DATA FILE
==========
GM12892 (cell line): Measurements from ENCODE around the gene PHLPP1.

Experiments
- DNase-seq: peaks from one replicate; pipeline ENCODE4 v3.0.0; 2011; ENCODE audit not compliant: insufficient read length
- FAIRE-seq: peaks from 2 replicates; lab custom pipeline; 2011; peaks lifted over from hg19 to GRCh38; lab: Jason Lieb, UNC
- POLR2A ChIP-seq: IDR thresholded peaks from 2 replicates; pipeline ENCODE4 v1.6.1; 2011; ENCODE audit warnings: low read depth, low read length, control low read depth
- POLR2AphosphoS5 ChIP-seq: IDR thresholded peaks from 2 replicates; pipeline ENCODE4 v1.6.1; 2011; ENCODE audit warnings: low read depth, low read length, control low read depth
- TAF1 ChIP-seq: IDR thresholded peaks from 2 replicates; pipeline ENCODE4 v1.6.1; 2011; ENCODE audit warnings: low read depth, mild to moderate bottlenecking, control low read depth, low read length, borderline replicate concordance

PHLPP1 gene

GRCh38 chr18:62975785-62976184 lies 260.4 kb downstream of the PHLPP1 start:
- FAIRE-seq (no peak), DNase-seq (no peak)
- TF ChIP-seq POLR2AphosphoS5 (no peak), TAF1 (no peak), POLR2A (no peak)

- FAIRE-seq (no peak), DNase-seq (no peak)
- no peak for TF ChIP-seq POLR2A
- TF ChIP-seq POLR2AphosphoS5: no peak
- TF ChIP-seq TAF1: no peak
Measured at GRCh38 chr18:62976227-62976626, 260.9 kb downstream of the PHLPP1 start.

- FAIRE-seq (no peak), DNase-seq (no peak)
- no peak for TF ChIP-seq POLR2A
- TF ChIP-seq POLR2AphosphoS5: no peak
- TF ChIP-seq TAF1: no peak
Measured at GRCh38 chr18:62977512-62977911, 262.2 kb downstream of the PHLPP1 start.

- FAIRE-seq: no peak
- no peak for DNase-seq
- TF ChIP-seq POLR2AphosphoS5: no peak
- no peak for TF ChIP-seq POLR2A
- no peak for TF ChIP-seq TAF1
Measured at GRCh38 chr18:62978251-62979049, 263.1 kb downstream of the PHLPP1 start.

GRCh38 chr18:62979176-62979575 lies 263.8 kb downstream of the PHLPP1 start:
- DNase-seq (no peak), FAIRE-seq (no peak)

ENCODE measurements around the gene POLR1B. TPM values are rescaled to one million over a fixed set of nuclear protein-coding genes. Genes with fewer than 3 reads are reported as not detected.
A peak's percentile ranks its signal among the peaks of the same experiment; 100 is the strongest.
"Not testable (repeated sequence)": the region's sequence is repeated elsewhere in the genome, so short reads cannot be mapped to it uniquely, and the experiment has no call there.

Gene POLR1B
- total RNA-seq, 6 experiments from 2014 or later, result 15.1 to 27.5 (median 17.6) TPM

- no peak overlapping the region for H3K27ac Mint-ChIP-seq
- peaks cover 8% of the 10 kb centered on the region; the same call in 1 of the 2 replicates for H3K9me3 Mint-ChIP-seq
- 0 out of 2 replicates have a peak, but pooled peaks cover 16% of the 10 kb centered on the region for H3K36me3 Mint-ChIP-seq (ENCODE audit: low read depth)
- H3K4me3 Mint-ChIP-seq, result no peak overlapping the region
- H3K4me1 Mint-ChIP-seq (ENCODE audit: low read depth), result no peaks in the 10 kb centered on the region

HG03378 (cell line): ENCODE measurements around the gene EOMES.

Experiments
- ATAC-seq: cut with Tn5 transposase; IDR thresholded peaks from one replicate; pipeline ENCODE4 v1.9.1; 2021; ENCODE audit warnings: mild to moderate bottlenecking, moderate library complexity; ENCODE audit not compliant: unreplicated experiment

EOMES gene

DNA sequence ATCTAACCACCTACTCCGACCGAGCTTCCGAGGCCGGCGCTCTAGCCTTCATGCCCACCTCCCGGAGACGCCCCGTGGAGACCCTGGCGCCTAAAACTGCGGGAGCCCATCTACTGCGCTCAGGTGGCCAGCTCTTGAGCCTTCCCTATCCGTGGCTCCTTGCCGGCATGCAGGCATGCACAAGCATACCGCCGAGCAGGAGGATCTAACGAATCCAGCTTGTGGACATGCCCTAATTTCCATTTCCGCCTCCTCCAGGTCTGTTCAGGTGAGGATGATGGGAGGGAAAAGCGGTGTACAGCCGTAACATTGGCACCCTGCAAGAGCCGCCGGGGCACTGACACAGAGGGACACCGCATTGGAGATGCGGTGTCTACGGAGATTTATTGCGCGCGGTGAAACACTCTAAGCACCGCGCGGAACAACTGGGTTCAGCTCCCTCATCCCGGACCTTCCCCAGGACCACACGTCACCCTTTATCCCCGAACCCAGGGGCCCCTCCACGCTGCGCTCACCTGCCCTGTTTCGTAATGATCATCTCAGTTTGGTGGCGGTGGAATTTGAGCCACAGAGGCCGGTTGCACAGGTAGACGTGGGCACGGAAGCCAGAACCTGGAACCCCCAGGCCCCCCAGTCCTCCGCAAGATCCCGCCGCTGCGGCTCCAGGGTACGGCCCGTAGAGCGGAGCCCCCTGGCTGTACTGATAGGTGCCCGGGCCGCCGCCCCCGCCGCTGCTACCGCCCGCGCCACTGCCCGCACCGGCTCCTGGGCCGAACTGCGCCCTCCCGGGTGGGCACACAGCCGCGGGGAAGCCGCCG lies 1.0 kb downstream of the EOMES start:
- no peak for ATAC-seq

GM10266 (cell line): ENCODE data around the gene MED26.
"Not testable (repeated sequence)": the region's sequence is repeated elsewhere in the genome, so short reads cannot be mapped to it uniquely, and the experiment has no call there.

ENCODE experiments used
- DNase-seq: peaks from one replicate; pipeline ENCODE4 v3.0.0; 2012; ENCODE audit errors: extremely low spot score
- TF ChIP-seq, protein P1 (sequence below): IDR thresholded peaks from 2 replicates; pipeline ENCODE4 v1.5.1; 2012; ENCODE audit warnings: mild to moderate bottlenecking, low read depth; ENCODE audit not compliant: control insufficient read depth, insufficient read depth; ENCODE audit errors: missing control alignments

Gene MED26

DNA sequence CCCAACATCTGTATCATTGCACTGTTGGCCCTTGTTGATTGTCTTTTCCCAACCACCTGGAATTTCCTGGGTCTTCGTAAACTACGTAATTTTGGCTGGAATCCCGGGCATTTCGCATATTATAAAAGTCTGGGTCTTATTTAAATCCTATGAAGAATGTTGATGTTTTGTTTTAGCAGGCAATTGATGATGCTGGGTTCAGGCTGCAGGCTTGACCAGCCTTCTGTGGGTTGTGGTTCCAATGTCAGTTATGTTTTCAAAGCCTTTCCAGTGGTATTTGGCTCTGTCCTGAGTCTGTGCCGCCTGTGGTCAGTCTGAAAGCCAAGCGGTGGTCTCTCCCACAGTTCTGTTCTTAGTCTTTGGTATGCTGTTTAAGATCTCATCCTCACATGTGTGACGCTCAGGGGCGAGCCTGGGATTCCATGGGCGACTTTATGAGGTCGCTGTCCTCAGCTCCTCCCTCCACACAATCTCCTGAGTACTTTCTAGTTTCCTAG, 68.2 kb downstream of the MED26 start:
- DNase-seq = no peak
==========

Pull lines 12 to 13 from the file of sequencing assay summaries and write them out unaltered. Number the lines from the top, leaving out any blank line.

- FAIRE-seq (no peak), DNase-seq (no peak)
- no peak for TF ChIP-seq POLR2A